The ampere or amp (Symbol: A) is the standard unit of electric current. An electric current of one amp is one coulomb per second. The amp is named after André-Marie Ampère who studied electromagnetism.
The amp is defined using two parallel wires placed one metre apart in a vacuum. The wires are very long and very thin. One amp is defined as the current producing an attractive force of 2×10–7 newtons per metre of length between these wires.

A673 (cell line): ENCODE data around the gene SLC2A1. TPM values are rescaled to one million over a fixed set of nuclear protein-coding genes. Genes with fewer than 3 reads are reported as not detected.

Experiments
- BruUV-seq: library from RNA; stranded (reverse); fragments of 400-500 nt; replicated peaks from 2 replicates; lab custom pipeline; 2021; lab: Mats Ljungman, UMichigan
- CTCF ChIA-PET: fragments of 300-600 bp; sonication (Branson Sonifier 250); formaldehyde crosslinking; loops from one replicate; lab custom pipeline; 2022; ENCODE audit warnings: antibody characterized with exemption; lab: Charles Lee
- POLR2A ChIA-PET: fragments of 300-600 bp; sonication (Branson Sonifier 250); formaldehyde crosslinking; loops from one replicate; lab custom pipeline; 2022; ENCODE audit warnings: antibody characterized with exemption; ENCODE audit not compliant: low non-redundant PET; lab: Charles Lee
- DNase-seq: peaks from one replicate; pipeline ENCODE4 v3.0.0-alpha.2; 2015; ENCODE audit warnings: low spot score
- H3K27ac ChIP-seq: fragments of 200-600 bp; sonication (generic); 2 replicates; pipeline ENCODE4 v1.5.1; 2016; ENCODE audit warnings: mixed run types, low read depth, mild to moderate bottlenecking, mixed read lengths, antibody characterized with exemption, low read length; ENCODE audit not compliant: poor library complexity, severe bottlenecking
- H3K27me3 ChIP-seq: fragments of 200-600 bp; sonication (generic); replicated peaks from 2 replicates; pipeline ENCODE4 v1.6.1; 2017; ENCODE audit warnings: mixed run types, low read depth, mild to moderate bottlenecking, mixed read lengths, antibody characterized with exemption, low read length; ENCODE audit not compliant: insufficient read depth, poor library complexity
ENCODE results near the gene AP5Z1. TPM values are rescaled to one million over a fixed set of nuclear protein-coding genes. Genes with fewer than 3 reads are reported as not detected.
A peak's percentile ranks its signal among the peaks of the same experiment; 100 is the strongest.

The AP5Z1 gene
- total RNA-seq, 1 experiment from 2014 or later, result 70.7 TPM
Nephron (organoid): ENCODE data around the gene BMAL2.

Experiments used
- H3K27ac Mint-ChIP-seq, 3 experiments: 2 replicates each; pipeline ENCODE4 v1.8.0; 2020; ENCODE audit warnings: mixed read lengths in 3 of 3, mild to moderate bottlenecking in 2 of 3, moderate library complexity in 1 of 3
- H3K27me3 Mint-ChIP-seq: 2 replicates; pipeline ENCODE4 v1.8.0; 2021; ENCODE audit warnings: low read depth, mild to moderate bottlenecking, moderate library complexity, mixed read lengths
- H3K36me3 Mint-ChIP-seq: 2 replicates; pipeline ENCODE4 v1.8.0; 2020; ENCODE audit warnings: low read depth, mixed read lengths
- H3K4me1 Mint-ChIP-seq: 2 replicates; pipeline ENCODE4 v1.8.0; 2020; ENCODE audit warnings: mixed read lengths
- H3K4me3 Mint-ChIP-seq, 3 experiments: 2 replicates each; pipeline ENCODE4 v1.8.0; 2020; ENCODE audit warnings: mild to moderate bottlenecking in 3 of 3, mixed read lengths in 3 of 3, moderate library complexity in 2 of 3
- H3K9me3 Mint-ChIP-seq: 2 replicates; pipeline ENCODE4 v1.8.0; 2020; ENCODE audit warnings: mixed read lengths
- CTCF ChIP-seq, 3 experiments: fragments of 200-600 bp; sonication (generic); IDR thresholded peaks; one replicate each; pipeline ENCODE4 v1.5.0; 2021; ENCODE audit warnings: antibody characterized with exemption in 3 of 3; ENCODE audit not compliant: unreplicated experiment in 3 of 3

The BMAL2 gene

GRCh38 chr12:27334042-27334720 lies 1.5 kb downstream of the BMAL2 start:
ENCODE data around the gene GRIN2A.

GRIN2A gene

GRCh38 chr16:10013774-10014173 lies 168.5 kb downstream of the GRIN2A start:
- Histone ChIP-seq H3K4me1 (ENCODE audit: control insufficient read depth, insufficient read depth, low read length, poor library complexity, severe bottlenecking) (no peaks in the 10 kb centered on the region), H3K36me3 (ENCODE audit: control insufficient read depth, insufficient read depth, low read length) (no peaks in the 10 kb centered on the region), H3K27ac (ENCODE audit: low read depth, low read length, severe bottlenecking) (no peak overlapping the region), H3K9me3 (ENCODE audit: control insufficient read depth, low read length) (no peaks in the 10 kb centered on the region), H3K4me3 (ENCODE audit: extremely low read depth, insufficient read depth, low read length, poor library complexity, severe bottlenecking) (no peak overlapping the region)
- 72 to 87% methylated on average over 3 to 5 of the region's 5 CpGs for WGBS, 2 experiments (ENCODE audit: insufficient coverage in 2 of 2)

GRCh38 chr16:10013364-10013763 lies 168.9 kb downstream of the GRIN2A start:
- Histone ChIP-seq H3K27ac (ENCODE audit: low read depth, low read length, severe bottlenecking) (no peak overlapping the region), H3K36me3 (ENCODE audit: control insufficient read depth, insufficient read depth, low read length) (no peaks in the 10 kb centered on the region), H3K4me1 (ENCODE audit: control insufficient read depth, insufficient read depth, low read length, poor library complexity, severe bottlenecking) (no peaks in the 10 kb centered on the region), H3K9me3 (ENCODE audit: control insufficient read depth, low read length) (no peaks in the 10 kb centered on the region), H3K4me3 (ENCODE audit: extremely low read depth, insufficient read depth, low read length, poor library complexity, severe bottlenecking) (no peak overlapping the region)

- Paul M. S. Monk, Physical Chemistry: Understanding our Chemical World, John Wiley and Sons, 2004 online.
- The NIST Reference on Constants, Units, and Uncertainty
- A short history of the SI units in electricity